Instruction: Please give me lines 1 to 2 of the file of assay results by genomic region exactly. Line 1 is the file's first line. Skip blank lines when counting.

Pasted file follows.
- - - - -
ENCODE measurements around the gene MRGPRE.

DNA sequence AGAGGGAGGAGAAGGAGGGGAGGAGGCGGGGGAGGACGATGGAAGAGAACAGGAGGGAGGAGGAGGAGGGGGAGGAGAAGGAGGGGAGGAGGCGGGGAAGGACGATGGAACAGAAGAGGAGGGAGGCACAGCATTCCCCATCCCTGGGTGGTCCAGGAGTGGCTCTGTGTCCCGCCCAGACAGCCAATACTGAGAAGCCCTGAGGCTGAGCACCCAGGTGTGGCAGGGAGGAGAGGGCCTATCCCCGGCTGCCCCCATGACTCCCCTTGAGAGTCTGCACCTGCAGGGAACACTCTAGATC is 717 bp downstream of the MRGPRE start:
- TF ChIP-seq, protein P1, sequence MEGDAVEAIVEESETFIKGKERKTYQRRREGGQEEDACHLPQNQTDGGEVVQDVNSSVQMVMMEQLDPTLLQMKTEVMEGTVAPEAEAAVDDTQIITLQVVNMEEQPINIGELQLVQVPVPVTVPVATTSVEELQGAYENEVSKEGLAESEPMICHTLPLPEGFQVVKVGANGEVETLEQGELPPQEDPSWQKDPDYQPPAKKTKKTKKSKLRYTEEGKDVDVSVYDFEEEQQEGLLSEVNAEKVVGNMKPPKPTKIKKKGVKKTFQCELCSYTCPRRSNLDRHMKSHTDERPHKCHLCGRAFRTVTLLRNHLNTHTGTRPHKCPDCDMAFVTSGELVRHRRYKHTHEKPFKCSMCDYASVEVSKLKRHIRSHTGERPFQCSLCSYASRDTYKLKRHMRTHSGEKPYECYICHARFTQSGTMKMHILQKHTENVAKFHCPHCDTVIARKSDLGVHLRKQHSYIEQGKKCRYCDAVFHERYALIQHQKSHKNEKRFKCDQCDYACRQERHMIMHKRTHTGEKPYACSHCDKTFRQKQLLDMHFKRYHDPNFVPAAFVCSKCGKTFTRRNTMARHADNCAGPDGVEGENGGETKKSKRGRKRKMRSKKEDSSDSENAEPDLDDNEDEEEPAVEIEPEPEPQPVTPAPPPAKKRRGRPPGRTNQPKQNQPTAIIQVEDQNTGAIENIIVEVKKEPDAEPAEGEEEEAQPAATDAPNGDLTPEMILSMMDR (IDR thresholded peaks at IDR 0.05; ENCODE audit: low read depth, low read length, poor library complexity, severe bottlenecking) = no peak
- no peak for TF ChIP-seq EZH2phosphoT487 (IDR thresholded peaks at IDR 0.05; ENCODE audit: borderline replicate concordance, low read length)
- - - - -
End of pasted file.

ENCODE measurements around the gene MRGPRE.

DNA sequence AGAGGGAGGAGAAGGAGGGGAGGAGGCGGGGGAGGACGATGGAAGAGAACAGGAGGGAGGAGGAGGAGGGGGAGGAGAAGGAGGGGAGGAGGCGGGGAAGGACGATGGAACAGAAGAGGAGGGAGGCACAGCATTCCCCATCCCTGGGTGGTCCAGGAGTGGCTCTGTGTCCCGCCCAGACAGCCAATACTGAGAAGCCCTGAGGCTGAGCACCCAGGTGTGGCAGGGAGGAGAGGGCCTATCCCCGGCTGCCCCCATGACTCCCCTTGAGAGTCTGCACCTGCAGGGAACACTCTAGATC is 717 bp downstream of the MRGPRE start: